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Friday, 28.04.2017

Response (Donald F. Klein)

This is a response to replies 1 and replies 2.

Katz's comments are useful in clarifying issues. For instance he states re factor analysis  " it was because we first sought measures of the facets of psychopathology". 

I don't think that factor analysis can  effectively  resolve  mixtures. That has been a major problem for statistical diagnosis from Lazarsfeld to Meehl. I refer to this problem in my first text. Bech appears to agree,"We are forced more and more  (to)...  an early recognition of specific sub-syndromes"..

Bech also states ," Responsiveness to change is not a separate dimension, but an aspect of validity which factor analysis is not able to test for. However, because item difficulty is a parameter in the Rasch model, the same difference between two levels of depressive states will be given in the Rasch confirmed rating scales whether the individual item covers mild, moderate or severe depression".

I would appreciate  it if Bech could refer me to studies where differences in Rasch scores provided effective  comparative measures. A comparison to standard techniques, such as ANCOVA , would be valuable.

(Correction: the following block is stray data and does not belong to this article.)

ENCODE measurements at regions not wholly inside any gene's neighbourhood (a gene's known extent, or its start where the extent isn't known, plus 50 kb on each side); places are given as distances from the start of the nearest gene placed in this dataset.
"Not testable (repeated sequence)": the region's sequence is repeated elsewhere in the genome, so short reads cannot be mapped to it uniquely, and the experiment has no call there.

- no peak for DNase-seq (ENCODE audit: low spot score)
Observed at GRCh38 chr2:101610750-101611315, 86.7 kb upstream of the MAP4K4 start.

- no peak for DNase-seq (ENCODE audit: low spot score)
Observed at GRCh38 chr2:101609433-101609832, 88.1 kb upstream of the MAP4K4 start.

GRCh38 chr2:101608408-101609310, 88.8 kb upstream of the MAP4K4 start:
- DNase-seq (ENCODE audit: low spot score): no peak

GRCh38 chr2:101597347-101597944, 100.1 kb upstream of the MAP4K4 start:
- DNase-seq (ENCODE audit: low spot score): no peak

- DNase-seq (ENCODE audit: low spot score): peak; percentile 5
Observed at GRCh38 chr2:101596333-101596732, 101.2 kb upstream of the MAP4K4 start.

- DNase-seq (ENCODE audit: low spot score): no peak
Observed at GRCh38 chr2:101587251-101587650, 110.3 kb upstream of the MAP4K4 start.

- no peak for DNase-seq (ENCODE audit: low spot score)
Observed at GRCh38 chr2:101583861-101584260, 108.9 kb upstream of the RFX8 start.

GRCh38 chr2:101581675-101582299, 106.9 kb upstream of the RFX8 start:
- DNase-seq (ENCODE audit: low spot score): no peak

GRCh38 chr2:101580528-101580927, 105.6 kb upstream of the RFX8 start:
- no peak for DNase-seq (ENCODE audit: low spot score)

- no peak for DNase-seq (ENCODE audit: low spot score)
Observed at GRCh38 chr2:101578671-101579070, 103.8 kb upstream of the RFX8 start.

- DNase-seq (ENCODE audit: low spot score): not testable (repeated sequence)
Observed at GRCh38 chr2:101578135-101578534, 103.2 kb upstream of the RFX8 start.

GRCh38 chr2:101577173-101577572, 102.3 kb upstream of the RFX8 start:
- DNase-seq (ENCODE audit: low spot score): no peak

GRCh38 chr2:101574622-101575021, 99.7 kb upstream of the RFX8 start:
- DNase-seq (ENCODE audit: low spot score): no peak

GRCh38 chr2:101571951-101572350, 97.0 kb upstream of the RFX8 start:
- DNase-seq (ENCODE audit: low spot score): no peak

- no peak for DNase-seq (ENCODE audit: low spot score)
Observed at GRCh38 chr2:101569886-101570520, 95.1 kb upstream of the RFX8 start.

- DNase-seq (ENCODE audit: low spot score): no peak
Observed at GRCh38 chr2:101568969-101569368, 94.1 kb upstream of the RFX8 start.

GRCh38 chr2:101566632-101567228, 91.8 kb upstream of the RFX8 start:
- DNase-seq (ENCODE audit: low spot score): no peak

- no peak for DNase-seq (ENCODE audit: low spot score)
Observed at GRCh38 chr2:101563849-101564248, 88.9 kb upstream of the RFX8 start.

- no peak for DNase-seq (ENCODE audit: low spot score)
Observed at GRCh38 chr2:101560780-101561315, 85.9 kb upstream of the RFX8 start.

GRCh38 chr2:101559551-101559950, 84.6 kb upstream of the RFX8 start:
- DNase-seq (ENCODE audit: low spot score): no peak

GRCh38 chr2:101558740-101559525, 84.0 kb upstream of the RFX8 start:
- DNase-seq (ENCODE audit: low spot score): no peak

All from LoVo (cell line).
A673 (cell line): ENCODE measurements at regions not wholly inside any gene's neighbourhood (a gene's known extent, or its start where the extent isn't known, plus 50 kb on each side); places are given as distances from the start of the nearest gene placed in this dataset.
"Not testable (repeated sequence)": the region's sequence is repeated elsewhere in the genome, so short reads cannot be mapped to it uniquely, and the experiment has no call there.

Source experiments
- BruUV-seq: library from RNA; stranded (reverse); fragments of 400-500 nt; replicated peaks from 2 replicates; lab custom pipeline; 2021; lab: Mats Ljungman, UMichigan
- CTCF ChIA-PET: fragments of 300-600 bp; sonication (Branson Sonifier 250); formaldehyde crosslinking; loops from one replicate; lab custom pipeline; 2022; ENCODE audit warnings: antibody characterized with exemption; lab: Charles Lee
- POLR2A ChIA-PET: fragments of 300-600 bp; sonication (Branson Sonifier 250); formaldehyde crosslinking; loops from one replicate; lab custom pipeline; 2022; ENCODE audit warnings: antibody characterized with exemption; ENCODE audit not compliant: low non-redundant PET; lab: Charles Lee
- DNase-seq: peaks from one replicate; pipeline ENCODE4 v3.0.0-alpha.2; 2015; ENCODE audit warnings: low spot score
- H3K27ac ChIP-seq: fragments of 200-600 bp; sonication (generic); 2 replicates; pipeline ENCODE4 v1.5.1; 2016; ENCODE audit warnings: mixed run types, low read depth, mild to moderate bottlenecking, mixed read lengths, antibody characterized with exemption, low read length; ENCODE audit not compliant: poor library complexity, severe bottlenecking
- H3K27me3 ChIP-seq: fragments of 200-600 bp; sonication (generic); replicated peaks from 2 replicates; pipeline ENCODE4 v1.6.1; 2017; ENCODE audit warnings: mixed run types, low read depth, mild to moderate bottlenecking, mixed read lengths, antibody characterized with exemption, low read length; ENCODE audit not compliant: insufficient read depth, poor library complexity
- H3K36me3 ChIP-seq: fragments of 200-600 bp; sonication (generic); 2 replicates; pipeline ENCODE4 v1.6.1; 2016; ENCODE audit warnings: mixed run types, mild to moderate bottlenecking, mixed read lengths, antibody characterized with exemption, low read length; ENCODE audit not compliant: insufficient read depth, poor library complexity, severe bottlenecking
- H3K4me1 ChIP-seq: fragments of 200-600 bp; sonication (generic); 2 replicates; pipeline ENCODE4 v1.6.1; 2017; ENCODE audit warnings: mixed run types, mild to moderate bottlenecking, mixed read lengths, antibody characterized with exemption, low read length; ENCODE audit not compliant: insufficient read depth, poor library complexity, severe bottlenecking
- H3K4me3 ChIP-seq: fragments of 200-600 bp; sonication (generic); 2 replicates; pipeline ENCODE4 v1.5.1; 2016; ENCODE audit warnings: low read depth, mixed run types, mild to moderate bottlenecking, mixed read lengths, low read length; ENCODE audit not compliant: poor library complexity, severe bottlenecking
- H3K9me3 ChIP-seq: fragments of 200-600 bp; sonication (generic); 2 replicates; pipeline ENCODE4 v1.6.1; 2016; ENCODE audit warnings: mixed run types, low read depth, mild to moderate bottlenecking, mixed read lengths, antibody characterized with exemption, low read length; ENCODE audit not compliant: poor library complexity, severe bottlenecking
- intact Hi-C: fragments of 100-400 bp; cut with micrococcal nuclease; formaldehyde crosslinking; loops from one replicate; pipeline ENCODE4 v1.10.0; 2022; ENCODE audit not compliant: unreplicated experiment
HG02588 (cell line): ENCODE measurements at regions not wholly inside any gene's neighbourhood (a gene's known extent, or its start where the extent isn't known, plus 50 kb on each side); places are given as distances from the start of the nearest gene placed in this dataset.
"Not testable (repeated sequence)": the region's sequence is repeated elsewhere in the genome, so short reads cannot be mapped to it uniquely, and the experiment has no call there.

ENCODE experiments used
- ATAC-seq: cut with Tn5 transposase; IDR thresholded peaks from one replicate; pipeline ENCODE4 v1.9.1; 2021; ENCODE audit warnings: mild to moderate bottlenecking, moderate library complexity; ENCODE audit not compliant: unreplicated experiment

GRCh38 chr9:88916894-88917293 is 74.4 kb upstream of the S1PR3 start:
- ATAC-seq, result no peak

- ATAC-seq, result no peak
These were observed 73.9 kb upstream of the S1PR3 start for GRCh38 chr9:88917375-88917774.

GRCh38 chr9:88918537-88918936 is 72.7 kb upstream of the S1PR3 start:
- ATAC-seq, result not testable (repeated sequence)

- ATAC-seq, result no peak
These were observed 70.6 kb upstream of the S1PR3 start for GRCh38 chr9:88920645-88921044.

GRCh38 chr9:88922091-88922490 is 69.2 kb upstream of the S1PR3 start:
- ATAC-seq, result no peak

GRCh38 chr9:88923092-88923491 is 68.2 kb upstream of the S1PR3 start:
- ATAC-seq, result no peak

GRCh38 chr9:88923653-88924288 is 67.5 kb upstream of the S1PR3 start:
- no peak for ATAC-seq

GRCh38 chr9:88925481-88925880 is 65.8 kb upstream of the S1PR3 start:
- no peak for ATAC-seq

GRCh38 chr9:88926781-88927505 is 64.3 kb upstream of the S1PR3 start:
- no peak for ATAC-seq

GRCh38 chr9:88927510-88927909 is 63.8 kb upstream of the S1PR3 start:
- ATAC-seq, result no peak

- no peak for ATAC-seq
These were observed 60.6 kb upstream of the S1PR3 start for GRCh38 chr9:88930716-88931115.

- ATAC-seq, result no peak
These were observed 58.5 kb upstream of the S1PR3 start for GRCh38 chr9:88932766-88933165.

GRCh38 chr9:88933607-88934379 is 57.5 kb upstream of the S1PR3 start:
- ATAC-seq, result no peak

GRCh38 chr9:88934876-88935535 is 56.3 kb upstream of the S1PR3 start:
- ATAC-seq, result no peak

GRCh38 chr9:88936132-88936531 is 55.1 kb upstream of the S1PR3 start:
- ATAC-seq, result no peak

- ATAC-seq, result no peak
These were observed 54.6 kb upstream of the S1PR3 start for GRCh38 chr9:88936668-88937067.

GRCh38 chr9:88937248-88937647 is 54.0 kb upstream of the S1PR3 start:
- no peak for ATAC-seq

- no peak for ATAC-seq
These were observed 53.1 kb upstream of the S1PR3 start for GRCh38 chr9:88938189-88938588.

Katz agrees that,"Separating the placebo from the drug effect in a patient is an important problem" and that  currently we cannot distinguish patients who require medication from those who got better while on placebo.   However his suggestion, "utilizing “early response” to treatment as a predictor, ... an approach that can help reopen the issue" , seems to have the same problem with mixtures  as factor analysis.

I would appreciate knowing  the views of Katz and Bech about "intensive analysis" as such an approach. If it succeeds in isolating patients who require a medication to maintain gains , it seems  a step towards homogeneity . Using a number of medications , that seem to differ in their proposed mechanisms of action, might further elicit subsyndromes--although it may require very large samples.

Katz states ,correctly, that  scales loaded with items that respond differentially to drug A and placebo,might fail in a study of drug B. However,if therapeutic drug action requires a normalizing interaction with the dysfunction underlying the manifest disorder--then if on this loaded scale,  drug A works but drug B does no t--but drug B has been shown effective ,using a different scale-- I believe this amounts to a mixture reduction . 


Donald F Klein

March 27, 2014